By NICO SCAVELLA
Tribune Staff Reporter
ONE of three men convicted of the murder of former Free National Movement Cabinet minister Charles “Chuck” Virgil two decades ago has had his life sentence reduced by the Court of Appeal.
Appellate President Sir Hartman Longley and fellow Justices Stella Crane-Scott and Sir Michael Barnett said Anthony Evans will now serve 40 years from the date of his conviction in July of 1999.
And that 40-year sentence, which is to run concurrently with a 25-year sentence for armed robbery, will have another two years and five months deducted to reflect the time he spent awaiting trial.
Based on those numbers, Evans has already served over half of his new prison term.
The appellate judges said their reasons for reducing Evans’ sentence was because the 40-year sentence reflects his “lesser role” in Virgil’s death than that of his co-accused, Ellison Smith, who was the one who actually shot the deceased.
The appellate judges said the judge who sentenced Evans “took very little amount or gave very little regard” to his “more limited involvement in the crime,” and said that in giving both men the maximum punishment of life imprisonment, the sentencing judge “treated both of them as equally culpable.”
Additionally, the appellate judges said the “failure” by this country’s judicial system to have Evans’ appeal heard for more than eight years, while simultaneously hearing Smith’s appeal, notwithstanding the “many letters written to the court,” was a breach of Evans’ constitutional right to a fair trial within a reasonable time, and that he should be “compensated for it.”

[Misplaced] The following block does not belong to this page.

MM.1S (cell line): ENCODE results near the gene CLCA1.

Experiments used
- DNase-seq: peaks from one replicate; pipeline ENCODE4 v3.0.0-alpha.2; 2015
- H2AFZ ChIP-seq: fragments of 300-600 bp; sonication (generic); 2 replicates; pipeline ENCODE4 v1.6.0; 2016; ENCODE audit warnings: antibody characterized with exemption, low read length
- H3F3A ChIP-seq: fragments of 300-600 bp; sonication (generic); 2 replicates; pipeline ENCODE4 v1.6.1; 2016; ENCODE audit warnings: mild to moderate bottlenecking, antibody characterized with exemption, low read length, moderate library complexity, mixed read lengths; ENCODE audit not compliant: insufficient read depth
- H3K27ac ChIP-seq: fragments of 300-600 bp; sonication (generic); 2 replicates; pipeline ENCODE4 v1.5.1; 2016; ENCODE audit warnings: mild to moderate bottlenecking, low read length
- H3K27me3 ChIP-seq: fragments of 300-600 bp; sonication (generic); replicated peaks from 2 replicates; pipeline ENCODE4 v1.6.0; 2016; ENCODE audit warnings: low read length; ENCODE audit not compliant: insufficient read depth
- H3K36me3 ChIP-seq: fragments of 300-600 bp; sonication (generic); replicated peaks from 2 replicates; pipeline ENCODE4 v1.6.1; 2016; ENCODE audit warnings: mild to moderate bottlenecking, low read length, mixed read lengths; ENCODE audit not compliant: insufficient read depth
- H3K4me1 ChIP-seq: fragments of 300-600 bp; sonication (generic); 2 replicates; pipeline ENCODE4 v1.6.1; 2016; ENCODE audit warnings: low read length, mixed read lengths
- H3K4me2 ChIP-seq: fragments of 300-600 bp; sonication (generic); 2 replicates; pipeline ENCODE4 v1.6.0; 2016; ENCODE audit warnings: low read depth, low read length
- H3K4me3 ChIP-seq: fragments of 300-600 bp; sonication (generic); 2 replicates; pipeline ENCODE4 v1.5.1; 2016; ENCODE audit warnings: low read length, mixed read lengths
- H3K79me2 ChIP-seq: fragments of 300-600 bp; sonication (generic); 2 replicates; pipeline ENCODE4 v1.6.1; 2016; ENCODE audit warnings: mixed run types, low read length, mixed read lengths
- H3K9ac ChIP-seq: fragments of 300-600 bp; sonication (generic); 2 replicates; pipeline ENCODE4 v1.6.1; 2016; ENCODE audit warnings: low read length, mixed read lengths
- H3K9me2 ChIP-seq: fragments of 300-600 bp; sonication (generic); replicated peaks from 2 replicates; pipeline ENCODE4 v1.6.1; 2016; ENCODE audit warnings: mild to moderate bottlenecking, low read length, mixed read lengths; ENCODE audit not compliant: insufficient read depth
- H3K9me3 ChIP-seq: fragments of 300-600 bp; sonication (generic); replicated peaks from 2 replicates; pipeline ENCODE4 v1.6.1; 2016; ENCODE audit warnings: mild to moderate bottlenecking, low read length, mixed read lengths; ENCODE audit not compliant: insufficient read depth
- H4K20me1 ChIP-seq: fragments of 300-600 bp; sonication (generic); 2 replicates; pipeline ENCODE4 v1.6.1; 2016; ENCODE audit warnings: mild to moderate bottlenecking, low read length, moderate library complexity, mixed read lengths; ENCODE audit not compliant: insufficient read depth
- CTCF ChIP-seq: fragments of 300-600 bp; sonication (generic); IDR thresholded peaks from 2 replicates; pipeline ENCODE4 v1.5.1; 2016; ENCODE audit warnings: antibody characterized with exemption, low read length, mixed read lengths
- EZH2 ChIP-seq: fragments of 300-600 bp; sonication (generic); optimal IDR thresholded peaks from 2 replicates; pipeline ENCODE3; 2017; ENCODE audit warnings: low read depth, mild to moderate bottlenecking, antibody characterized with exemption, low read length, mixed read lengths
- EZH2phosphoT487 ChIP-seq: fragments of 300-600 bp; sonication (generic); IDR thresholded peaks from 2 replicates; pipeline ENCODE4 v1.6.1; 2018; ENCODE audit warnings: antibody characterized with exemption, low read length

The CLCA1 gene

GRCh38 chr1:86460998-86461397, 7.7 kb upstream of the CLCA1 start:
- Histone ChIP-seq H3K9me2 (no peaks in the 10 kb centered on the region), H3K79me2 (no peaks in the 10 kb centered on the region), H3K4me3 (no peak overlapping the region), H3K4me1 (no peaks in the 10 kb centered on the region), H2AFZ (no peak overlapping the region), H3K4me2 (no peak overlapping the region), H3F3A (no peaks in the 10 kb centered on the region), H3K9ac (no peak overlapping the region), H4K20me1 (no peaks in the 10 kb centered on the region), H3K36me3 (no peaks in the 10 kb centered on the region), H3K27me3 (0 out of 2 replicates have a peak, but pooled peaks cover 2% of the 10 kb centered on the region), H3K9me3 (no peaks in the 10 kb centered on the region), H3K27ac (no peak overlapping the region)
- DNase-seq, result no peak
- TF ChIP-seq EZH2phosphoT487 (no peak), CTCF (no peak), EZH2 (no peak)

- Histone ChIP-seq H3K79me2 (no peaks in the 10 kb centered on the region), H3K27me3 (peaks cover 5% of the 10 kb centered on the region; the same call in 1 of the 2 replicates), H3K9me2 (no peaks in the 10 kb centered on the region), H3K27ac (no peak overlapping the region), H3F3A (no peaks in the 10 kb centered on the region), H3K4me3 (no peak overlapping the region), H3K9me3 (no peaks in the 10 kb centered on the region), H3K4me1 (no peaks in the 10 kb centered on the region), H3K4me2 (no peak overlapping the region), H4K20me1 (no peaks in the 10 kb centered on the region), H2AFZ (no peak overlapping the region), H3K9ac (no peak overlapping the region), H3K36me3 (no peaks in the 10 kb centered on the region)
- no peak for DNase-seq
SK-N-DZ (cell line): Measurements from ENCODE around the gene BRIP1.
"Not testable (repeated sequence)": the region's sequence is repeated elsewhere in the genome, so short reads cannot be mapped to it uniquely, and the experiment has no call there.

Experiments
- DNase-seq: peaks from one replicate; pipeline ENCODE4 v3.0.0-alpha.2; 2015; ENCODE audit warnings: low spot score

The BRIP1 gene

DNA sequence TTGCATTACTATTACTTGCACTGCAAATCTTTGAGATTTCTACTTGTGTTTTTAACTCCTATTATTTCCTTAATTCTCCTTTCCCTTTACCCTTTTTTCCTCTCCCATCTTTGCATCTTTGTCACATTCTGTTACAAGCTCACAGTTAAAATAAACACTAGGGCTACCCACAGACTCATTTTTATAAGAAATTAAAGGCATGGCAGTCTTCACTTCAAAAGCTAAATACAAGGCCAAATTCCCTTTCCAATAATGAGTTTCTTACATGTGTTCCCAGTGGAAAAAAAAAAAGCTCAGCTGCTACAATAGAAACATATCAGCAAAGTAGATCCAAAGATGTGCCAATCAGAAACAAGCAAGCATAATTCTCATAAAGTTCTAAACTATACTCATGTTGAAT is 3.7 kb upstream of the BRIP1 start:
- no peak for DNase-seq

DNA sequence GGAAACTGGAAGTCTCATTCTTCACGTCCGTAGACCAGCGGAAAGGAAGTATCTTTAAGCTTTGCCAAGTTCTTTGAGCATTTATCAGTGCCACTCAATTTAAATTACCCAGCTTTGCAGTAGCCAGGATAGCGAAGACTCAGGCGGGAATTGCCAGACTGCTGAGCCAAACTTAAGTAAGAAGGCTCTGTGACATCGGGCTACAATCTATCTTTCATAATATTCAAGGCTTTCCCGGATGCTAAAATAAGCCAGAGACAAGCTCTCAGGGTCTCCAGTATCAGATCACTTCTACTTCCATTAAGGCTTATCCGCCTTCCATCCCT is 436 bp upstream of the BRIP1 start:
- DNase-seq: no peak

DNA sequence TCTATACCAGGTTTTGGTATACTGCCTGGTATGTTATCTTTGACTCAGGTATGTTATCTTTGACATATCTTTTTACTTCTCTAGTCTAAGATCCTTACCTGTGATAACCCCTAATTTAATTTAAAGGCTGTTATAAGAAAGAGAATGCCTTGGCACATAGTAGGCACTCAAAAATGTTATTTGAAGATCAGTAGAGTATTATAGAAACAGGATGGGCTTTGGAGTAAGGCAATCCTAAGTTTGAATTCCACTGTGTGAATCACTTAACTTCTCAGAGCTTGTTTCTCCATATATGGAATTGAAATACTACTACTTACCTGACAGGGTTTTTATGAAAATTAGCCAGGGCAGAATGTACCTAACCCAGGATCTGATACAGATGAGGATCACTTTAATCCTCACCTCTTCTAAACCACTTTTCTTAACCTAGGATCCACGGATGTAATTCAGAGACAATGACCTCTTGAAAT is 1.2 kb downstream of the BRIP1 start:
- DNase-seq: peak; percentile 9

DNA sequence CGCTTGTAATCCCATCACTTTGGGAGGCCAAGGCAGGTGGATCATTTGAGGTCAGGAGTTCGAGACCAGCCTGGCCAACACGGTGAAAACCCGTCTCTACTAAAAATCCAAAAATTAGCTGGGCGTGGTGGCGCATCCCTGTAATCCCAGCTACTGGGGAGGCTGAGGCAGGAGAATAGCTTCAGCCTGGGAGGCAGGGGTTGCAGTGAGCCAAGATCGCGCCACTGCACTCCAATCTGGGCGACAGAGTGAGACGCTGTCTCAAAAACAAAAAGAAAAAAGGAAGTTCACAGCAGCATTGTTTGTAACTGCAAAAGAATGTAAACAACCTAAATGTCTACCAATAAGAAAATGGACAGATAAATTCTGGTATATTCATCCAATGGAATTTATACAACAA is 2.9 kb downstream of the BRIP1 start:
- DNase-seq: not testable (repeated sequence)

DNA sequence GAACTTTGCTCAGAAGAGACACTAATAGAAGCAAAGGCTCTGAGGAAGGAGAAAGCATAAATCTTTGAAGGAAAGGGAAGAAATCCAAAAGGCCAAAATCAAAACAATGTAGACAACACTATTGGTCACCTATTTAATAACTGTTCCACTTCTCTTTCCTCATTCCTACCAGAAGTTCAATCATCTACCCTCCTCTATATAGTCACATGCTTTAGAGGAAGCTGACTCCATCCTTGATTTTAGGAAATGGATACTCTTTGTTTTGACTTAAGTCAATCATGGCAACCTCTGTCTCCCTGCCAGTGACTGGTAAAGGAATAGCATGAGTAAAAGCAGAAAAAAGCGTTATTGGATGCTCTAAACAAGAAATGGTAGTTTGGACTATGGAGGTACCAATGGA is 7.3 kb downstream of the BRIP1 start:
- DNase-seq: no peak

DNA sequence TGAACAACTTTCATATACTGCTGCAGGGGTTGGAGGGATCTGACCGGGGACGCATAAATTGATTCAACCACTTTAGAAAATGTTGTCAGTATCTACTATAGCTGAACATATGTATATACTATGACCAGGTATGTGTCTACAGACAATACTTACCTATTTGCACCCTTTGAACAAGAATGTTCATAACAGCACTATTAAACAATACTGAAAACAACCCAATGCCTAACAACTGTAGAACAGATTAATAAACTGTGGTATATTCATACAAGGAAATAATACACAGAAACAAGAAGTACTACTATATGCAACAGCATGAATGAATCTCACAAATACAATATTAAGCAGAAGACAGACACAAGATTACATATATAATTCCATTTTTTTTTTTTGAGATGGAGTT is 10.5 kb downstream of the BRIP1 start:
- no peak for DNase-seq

Virgil’s body was found in a well field behind the Bahamas Electricity Corporation on Soldier Road on February 15, 1997. Virgil was accosted outside of his condominium on West Bay Street and forced into his car.
Smith, Evans and another man, Charles Rahming, were convicted of the killing on July 10, 1999, and were sentenced to death as, at the time, the death penalty was mandatory for murder.
Evans, Smith and Rahming appealed their convictions and sentences to the Court of Appeal, which in March of 2000 allowed Rahming’s appeal, but dismissed Evans’ and Smith’s.
Evans and Smith subsequently appealed their convictions and sentences to the London-based Privy Council, the country’s highest court. The appeals against their convictions were dismissed but their appeals against the death sentence were allowed.
Their matters were remitted to the Supreme Court for resentencing.
The resentencing for both Evans and Smith took place before then-Supreme Court Justice Jon Isaacs, now an appellate judge, on September 24, 2010. They were both sentenced to life imprisonment for the murder conviction.
Evans and Smith then appealed their life sentences to the Court of Appeal; their appeals were lodged in November and December of 2010, respectively.
For reasons that are unclear, Smith’s appeal was heard in 2015, but Evans’ was not heard, despite the fact that on all previous occasions, their matters were heard together.
The record showed that Evans wrote to the appellate court on May 29, 2014; August 4, 2014; March 13, 2015; and February 22, 2017 asking for his appeal to be heard.
Meanwhile, Smith’s appeal came before the appellate court on six occasions between 2012 and 2014, and a reserved judgment was delivered on February 12, 2015.
In that judgment, the appellate court, differently constituted, set aside Smith’s life sentence and substituted a sentence of 45 years for murder, stating that “as heinous and despicable” as Virgil’s murder was, it could not “reasonably or properly be characterised or said to be within that category of murders elliptically described as the ‘worst of the worst’, or ‘the rarest of the rare’ so as to be within the ‘wholly exceptional category of cases within this most serious class of offence.’”
Based on Smith’s sentence being reduced, the appellate judges, in a written ruling posted online yesterday, suggested that it would be unfair to have Evans continue to serve a life sentence.
“This court having in the Smith’s appeal imposed a sentence of 45 years for this offence, it would be wrong in principle to maintain the sentence of life imprisonment on (Evans),” the appellate judges said. “The parity principle requires that (Evans) receives a sentence of no more than 45 years for the murder conviction as there is nothing in the circumstances of this case to warrant a higher punishment on the appellant.”
Marianne Cadet represented Evans on appeal. Vernal Collie represented the Crown.